Remote Quantum-Information Concentration: Reversal of Ancilla-Free Phase-Covariant Telecloning


Telecloning and its reverse process, referred to as remote quantum-information concentration (RQIC), have been attracting considerable interest because of their potential applications in quantum-information processing. The previous RQIC protocols were focused on the reverse process of the optimal universal telecloning. We here study the reverse process of ancilla-free phase-covariant telecloning (AFPCT). It is shown that the quantum information originally distributed into two spatially separated qubits from a single qubit via the optimal AFPCT procedure can be remotely concentrated back to a single qubit with a certain probability by using an asymmetric W state as the quantum channel.

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X. Wang and S. Tang, "Remote Quantum-Information Concentration: Reversal of Ancilla-Free Phase-Covariant Telecloning," Open Journal of Microphysics, Vol. 3 No. 1, 2013, pp. 18-21. doi: 10.4236/ojm.2013.31004.

1. Introduction

It is well known that an unknown quantum state can not be perfectly copied because of the quantum no-cloning theorem [1,2]. Since the seminal work of Bužek and Hillery [3], however, approximate (the fidelities of clones are less than one) or probabilistic quantum cloning has been attracting much attention (see [4] for a review and outlook), due to the fact that it has wide potential applications in quantum-information science as well as could help us understand quantum mechanics itself more well (see, e.g. [5-9]). The quantum cloning process can be in fact regarded as the distribution of quantum information from an initial system to final ones. For realizing the remote information distribution with quantum cloning, Murao et al. [10,11] introduced the concept of telecloning, which is the combination of quantum cloning and quantum teleportation [12]. Telecloning functions as simultaneously distributing the copies of an unknown quantum state to spatially separated sites, i.e., realizing nonlocal quantum cloning, via a previously shared multipartite entangled state. Telecloning has been widely studied and many idiographic schemes have been proposed [13-18]. As the reverse process of telecloning, remote quantuminformation concentration (RQIC) was first introduced by Murao and Vedral [19]. They demonstrated that the quantum information originally distributed into three spatially separated qubits from a single qubit by the optimal universal telecloning procedure [10] can be remotely concentrated back to a single qubit via a four-qubit unlockable bound entangled state [20] assisted by local operations and classical communication (LOCC). Telecloning and RQIC processes could be regarded as, respectively, remote quantum-information depositing and withdrawing processes, or remote quantum-information encoding and decoding processes, which are expected to find useful applications in network-based quantum-information processing [19]. A scheme for implementing the reversal of the optimal 1→2 universal telecloning via a four-qubit Greenberger-Horne-Zeilinger (GHZ) state [21] has also been proposed [22]. Recently, RQIC has been generalized to many-particle and high-dimensional systems [23- 25].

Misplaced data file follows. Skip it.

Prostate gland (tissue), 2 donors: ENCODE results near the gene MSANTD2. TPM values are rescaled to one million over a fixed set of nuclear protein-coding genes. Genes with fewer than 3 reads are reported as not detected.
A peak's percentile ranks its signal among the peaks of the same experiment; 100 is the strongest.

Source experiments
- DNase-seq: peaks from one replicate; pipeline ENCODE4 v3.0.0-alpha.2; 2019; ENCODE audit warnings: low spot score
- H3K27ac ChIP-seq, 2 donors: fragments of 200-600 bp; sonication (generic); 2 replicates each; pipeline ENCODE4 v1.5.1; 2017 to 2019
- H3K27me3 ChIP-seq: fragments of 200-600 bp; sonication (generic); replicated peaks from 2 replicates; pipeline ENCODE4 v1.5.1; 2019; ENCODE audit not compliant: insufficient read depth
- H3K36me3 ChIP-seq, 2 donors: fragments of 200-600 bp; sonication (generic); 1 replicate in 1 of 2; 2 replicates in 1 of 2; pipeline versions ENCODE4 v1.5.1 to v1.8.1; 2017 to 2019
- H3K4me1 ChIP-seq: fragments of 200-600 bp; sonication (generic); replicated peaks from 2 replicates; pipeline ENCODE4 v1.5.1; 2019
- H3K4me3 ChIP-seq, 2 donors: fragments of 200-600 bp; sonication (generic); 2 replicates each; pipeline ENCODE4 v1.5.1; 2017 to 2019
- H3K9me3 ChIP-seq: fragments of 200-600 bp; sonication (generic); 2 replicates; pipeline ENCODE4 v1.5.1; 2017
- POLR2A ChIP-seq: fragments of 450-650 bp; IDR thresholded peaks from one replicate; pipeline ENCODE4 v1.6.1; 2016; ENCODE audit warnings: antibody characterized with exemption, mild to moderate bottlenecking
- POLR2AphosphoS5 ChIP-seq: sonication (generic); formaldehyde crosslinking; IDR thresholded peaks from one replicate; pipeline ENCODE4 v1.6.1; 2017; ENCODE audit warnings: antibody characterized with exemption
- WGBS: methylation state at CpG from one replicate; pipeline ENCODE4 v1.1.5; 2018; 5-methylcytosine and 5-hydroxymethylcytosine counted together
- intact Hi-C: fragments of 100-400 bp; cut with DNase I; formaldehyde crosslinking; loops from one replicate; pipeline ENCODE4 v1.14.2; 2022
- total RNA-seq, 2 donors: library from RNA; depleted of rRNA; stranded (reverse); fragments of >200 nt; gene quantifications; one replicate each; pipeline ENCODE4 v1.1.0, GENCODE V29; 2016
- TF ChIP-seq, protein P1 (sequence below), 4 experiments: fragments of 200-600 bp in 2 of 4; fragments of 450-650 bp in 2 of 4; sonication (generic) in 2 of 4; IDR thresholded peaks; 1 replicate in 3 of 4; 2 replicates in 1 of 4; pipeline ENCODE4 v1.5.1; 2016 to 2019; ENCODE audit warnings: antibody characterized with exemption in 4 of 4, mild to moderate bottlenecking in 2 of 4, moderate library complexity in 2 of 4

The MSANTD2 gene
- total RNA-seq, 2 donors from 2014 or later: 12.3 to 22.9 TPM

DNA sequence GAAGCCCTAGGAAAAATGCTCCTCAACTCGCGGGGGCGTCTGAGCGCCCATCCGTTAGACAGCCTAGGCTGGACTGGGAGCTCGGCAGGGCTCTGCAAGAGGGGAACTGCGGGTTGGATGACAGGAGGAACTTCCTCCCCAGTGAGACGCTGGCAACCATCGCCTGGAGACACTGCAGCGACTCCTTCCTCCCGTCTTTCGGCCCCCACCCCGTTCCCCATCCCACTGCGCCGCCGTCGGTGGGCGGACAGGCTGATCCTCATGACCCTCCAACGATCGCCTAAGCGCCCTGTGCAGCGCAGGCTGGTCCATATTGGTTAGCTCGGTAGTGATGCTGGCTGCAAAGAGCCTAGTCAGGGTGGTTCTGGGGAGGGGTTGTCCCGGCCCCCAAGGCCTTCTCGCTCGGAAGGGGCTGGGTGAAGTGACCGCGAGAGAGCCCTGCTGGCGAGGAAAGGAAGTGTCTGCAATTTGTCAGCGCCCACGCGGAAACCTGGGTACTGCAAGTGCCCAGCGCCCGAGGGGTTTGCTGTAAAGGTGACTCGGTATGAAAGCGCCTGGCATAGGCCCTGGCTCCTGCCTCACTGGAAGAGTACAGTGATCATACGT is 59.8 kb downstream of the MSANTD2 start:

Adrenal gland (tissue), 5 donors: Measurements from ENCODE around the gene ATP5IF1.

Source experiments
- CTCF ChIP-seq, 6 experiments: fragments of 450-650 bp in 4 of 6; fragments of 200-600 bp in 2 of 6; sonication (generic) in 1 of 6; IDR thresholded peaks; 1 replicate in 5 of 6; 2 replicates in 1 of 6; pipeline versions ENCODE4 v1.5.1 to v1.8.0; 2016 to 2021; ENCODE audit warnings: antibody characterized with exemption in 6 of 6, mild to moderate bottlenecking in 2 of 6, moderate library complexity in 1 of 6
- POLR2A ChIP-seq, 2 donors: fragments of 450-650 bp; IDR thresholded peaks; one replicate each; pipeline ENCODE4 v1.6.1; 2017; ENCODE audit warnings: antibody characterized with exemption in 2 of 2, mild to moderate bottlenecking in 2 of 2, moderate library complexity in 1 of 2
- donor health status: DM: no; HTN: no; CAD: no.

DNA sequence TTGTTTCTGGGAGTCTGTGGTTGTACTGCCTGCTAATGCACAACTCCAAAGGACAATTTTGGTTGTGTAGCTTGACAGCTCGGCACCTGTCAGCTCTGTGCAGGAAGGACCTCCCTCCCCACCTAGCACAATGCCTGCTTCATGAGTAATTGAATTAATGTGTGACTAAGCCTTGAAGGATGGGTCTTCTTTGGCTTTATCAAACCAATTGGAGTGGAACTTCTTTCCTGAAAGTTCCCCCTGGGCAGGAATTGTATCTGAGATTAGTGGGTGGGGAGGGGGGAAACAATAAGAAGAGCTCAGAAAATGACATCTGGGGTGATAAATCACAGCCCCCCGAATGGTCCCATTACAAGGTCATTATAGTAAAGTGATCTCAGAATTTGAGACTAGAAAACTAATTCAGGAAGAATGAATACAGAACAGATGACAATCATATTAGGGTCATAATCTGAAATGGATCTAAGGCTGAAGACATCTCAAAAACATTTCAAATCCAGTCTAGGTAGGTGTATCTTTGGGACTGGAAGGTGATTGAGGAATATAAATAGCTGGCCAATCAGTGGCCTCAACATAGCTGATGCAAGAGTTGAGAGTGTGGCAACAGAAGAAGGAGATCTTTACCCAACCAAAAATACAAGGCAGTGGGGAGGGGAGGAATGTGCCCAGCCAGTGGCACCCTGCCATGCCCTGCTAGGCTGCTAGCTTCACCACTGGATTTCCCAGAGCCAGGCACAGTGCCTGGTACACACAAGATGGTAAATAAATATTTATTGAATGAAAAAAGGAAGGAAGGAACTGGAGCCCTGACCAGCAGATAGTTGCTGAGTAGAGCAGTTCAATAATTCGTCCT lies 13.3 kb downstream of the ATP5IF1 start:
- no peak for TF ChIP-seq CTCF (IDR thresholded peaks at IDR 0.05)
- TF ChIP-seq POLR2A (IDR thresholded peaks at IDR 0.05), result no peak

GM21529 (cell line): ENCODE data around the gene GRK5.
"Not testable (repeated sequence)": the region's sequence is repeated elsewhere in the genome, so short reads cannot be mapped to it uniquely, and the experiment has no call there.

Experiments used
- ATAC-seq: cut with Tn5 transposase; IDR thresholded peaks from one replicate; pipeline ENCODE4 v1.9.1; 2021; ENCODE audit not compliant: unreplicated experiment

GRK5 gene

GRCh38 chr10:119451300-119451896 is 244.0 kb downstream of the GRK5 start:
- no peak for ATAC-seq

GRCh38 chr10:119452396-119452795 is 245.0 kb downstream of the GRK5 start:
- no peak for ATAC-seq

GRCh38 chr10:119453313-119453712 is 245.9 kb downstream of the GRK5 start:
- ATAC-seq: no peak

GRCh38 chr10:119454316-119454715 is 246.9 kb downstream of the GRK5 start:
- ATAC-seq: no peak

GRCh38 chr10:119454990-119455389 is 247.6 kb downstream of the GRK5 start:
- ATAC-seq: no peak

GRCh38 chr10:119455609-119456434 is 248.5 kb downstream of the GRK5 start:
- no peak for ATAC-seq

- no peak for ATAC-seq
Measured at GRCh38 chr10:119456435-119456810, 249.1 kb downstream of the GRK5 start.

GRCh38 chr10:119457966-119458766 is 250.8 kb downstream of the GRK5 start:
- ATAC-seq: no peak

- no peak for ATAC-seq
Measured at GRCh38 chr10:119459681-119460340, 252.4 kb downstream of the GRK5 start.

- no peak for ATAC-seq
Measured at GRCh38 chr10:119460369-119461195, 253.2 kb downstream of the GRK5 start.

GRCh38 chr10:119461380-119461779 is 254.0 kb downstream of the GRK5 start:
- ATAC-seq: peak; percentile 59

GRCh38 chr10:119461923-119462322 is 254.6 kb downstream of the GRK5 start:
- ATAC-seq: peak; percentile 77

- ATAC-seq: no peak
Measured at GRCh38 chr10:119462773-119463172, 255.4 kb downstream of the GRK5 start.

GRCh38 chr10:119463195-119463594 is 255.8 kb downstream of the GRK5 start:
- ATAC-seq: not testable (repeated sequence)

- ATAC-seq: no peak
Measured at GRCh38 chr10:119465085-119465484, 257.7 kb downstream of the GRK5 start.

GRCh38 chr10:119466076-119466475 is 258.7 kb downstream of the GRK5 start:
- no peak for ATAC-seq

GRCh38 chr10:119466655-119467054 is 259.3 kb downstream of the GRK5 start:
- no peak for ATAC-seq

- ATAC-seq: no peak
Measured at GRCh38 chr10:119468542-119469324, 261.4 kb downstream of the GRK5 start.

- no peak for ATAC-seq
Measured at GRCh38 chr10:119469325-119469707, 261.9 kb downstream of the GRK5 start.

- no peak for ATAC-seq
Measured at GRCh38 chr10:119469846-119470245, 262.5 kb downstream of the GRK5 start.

All the previous RQIC protocols were focused on the reverse process of the optimal universal telecloning. In this paper, we investigate the reverse process of ancillafree phase-covariant telecloning. Particularly, we present a scheme for implementing 2→1 RQIC, i.e., the reversal of the optimal 1→2 ancilla-free phase-covariant telecloning (AFPCT) for qubits. The entangled channel used in our RQIC protocol is the same as that used in the optimal 1→2 AFPCT [14], a tripartite asymmetric W state. This result indicates that both the telecloning and RQIC tasks can be realized by utilizing the same entangled channel. However, it will be shown that the W state can only implement the RQIC probabilistically, in contrast to fact that it can implement the optimal 1→2 AFPCT deterministically.

Before describing our RQIC protocol, we briefly summarize the forward process, the optimal 1→2 AFPCT [14]. Such an AFPCT scheme aims at simultaneously distributing two optimal clones of a phase-covariant state


from a distributor (Alice) to two spatially separated receivers (Bob and Charlie) with only LOCC. Here represents the computational basis for a qubit and δ is an unknown phase. The entangled channel is a three-qubit asymmetric W state [26]